Dutch artist Vincent van Gogh famously cut off his own ear. Now, another artist, Diemut Strebe, has made him a new one from tissue engineered cartilage. Strebe took genetic samples from Lieuwe van Gogh, a descendant of the artist’s brother Theo van Gogh, and created a new ear, titled Sugababe.
The harvested cells were grown onto a 3D printed scaffolding made to resemble the ear Van Gogh is to said to have cut off in 1888. The ear is displayed in a case containing a nutrient solution which could, in theory, last for years. Visitors to an exhibition in Germany last year could “talk to” the ear through a microphone which converted their voices into nerve impulses. (OK, sure, whatever. It can’t hear.)
Strebe is just the latest in a line of artists and scientists who have freaked people out by growing ears. The first were Robert Langer of MIT and Charles Vacanti of Harvard, who in 1995 succeeded in growing a pretty convincing-looking ear on the back of a mouse. Although the ear represented a huge advance in tissue engineering, the undeniable creepiness of the image worked against it. Critics pounced on the mouse as a sign of the imminent arrival of human-animal hybrids and a bustling trade in body parts, even taking out ads in the New York Times to denounce the new technology. In fact, the technique has mainly been used to help children born with missing or underdeveloped ears and people who have lost their ears to fire or trauma.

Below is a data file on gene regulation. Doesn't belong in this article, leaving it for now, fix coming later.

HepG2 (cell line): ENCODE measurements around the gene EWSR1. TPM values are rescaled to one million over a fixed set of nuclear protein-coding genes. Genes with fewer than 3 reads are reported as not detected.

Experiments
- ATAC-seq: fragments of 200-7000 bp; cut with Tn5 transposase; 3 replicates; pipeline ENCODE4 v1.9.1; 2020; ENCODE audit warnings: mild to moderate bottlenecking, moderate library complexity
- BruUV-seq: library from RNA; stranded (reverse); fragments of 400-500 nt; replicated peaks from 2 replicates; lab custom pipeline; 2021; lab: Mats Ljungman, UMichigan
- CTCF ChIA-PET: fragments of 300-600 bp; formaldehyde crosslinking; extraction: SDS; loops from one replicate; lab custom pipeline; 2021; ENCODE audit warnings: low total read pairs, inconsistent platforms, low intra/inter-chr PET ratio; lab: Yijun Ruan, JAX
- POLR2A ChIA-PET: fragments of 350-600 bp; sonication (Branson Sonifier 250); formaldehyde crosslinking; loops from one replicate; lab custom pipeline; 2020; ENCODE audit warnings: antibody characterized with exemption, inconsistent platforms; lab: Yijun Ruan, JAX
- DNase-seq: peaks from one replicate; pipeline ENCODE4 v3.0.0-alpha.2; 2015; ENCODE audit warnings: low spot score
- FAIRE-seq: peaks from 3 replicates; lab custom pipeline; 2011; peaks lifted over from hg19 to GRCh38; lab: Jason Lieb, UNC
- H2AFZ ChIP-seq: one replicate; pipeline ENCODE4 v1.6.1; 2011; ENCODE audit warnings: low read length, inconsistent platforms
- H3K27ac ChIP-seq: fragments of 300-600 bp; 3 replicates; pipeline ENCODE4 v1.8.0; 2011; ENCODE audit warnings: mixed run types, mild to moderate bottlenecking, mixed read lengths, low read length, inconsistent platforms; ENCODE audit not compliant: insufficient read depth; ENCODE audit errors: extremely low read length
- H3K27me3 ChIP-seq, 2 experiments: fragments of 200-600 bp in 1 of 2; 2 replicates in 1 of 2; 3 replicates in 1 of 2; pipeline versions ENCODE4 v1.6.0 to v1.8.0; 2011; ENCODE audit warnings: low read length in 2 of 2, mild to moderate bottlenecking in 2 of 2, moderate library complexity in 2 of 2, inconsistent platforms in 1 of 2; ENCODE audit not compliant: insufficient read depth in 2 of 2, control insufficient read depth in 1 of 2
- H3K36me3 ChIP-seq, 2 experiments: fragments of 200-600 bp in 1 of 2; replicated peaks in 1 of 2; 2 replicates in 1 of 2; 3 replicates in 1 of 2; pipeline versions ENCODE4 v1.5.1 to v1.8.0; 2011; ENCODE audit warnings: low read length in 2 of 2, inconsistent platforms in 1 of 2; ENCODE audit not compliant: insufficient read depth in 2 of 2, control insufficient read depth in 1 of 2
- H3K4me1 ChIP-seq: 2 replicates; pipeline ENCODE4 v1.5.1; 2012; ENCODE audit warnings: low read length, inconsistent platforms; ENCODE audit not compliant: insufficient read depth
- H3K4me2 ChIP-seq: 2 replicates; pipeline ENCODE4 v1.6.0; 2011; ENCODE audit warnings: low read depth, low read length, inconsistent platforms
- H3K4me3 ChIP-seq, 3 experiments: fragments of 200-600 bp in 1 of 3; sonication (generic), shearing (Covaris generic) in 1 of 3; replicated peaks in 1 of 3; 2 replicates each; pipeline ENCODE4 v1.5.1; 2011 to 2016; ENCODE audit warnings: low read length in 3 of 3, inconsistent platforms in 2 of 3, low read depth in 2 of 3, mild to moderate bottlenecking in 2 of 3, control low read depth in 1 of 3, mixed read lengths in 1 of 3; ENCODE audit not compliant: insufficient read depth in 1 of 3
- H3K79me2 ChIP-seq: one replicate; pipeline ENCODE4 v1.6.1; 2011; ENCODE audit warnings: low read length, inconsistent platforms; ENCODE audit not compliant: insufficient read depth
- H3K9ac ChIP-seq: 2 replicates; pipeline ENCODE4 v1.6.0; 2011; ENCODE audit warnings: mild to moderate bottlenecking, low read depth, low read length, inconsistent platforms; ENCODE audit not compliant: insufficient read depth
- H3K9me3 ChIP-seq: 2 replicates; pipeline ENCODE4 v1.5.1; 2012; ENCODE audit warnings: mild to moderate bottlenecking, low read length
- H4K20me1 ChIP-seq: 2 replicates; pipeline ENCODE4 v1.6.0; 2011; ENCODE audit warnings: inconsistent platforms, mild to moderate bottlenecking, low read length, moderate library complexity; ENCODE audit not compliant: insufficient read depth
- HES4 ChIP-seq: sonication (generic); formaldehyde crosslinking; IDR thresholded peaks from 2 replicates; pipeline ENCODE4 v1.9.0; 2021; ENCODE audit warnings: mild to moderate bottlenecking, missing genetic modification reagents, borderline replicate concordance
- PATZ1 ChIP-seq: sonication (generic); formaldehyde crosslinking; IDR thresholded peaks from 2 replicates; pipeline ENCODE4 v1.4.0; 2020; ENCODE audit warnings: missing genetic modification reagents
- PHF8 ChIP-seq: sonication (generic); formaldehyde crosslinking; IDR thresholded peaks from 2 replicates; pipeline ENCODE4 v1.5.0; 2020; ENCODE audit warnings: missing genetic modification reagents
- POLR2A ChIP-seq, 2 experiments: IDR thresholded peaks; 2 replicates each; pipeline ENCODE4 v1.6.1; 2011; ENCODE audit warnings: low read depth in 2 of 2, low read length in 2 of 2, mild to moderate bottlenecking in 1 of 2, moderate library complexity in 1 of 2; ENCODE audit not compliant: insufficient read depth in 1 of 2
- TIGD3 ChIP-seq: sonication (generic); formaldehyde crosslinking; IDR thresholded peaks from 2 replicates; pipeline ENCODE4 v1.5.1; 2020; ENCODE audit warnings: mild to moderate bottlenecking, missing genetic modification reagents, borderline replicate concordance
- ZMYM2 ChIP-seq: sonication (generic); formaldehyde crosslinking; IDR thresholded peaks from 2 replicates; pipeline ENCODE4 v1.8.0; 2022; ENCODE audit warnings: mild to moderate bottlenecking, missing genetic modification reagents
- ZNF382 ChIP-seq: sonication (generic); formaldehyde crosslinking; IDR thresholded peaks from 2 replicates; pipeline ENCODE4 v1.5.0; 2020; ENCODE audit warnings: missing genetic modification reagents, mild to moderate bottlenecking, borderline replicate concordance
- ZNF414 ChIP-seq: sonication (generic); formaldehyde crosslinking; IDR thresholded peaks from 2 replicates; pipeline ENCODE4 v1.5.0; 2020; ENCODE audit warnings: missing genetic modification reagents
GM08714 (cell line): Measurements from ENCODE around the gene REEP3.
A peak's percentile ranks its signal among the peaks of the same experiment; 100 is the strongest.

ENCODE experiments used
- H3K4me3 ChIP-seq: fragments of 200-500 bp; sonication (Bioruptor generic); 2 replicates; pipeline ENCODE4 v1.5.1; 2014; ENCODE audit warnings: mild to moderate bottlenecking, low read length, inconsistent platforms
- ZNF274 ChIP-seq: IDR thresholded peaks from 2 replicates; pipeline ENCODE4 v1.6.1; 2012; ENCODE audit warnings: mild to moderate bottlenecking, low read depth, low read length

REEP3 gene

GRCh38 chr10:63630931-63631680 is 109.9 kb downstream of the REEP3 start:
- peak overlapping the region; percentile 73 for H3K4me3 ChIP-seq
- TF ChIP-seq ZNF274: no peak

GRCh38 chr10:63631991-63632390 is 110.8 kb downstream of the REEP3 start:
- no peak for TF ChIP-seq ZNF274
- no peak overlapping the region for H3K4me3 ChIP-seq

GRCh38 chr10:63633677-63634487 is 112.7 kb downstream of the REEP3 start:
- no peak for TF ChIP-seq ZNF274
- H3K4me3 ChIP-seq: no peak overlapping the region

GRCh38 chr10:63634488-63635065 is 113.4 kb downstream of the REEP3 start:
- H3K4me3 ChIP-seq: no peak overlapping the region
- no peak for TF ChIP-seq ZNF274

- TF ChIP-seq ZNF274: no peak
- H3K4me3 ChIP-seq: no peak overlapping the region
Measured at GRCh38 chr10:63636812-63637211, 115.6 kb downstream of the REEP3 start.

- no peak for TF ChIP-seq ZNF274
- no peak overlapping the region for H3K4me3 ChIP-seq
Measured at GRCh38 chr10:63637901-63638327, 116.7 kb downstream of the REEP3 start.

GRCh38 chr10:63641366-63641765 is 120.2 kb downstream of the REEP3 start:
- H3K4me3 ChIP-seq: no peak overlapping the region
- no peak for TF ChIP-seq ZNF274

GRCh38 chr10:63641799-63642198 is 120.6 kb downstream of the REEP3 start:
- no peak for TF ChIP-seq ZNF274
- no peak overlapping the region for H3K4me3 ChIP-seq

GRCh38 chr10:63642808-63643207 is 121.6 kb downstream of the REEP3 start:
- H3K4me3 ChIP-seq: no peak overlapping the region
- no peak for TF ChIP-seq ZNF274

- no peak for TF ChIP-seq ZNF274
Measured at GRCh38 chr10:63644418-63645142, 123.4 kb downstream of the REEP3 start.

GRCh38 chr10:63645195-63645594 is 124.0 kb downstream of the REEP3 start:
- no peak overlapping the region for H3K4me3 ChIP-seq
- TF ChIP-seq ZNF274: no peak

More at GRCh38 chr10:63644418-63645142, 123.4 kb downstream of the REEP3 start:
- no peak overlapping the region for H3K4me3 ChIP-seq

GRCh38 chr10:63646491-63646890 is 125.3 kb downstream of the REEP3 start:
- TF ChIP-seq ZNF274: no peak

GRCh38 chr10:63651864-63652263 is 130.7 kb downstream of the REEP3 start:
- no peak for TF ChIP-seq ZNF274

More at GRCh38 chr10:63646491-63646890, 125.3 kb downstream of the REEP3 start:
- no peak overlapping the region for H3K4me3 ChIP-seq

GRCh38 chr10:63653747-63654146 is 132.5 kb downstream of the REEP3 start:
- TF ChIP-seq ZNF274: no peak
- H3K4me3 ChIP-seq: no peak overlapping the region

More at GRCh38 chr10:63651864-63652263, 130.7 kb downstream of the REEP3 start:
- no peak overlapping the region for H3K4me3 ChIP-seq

The most famous engineered ear in the world resides on the inner arm of performance artist Stelarc. His ongoing “Ear on Arm” project began in 2006, when surgeons inserted a “biocompatible scaffold” under the skin of his left arm. Since then he has undergone numerous procedures to upgrade it. In a 2012 interview with Wired, he noted “At present it’s only a relief of an ear. When the ear becomes a more 3-D structure we’ll reinsert the small microphone that connects to a wireless transmitter.” In any Wi-Fi hotspot, he said, it will become internet-enabled. “So if you’re in San Francisco and I’m in London, you’ll be able to listen in to what my ear is hearing, wherever you are and wherever I am.” (An update on Stelarc’s website indicates that the microphone was successfully inserted and used, but later caused a serious infection and had to be removed.)
Stelarc says his project “sees the body as an extended operational system,” a subject with obvious relevance in a world where we’re tethered to our smartphones day and night. Alas, his experiences with surgeries and infections indicate that, for most of us, keeping the tech on the outside of our bodies is a safer option. And the revulsion that has greeted all three of the artificially grown ear projects I’ve described indicates that society has no great longing to change that.